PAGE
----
Incumbent loses in Jefferson board election

May 12, 2004|by DAVE McMILLION

CHARLES TOWN, W.Va. - Former Jefferson County Schools Superintendent Jud Romine won and incumbent Doris Cline was defeated in the races for two seats on the Jefferson County Board of Education Tuesday night, according to final, unofficial results.

Cline came in third behind Alan Sturm.

With all 29 precincts reporting, Romine had 4,219 votes and Sturm had 2,933 votes. Cline finished with 2,780 votes.

George Ganak had 1,725 votes and Leigh Koonce had 1,655 votes.

Board of Education members are paid $160 per meeting. Board members can be paid for no more than 50 meetings a year. The term of office is four years.

Romine, 62, of 41 Captain Baird Court, Charles Town, said the most important issue facing the school system is getting a second high school built. Romine said he was concerned about teacher pay and is worried teachers will seek employment elsewhere.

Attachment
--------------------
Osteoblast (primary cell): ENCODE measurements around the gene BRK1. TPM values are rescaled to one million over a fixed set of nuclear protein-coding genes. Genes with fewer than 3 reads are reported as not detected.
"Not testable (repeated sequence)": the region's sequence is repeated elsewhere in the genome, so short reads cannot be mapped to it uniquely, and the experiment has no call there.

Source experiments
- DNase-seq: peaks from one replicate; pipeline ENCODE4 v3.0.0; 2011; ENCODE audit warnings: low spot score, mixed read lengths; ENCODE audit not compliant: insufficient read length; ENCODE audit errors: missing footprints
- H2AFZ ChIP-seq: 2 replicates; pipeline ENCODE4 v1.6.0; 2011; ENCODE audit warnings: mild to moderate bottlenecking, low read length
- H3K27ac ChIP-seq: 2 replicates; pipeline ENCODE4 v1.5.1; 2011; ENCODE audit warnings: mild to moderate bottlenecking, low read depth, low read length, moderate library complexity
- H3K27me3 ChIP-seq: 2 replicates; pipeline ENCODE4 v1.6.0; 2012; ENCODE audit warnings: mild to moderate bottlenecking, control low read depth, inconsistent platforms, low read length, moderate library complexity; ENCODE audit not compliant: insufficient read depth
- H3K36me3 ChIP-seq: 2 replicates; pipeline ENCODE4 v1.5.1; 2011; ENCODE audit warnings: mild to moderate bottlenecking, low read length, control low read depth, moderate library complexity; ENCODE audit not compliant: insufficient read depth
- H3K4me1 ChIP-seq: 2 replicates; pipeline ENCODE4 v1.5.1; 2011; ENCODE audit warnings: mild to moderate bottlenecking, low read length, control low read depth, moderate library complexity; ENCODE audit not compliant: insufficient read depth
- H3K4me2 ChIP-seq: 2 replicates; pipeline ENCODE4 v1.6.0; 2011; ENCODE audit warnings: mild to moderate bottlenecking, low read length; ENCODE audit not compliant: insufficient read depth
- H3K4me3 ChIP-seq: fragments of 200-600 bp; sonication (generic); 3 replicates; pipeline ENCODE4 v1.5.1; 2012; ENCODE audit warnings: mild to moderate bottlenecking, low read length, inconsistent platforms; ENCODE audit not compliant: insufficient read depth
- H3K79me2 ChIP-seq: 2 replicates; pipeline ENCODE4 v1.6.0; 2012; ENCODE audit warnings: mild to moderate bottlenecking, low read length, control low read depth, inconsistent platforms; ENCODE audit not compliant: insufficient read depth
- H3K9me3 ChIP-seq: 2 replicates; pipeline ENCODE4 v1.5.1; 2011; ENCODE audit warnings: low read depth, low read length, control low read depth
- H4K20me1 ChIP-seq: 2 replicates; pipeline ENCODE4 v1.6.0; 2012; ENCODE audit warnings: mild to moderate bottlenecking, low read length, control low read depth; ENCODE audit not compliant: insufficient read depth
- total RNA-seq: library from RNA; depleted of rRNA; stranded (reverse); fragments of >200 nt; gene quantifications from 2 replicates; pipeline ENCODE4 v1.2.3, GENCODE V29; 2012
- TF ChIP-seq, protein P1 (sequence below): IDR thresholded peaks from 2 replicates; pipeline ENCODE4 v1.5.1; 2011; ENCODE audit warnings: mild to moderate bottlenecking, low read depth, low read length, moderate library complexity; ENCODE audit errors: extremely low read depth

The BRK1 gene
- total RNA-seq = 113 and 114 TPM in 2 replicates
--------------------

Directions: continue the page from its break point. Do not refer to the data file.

Sturm, 63, of 457 Berridge Drive, Shepherdstown, said although there are a number of critical issues facing the school system, a common thread in all of them is population growth.

The apparent lack of planning by the Board of Education and failure by county government to impose adequate regulation and control has resulted in massive overcrowding, Sturm said.

As a result, it appears curriculum and academics have taken a back seat, he said.

Cline, 75, of 504 S. Church St., Charles Town, said one of the most critical issues facing the board is retaining teachers. It's a difficult issue given the fact teachers can drive only 30 minutes away for a higher-paying teaching job, Cline said.

Ganak, 55, of 128 Runnymede Road, Charles Town, said his priority would be following through with a well-planned building program to provide the necessary classroom space for students. Ganak said he is concerned that there is not enough space at Jefferson High School for additional foreign language classes or advanced classes.

Koonce, 20, of 82 Koonce Road, Halltown, said the most important issue facing the school system is the students. The Board of Education needs to ensure that each student receives a quality education and a safe and respectful learning environment. Koonce said he also supported giving teachers "locality pay," which is pay adjusted to certain areas to keep up with the cost of living in that area.

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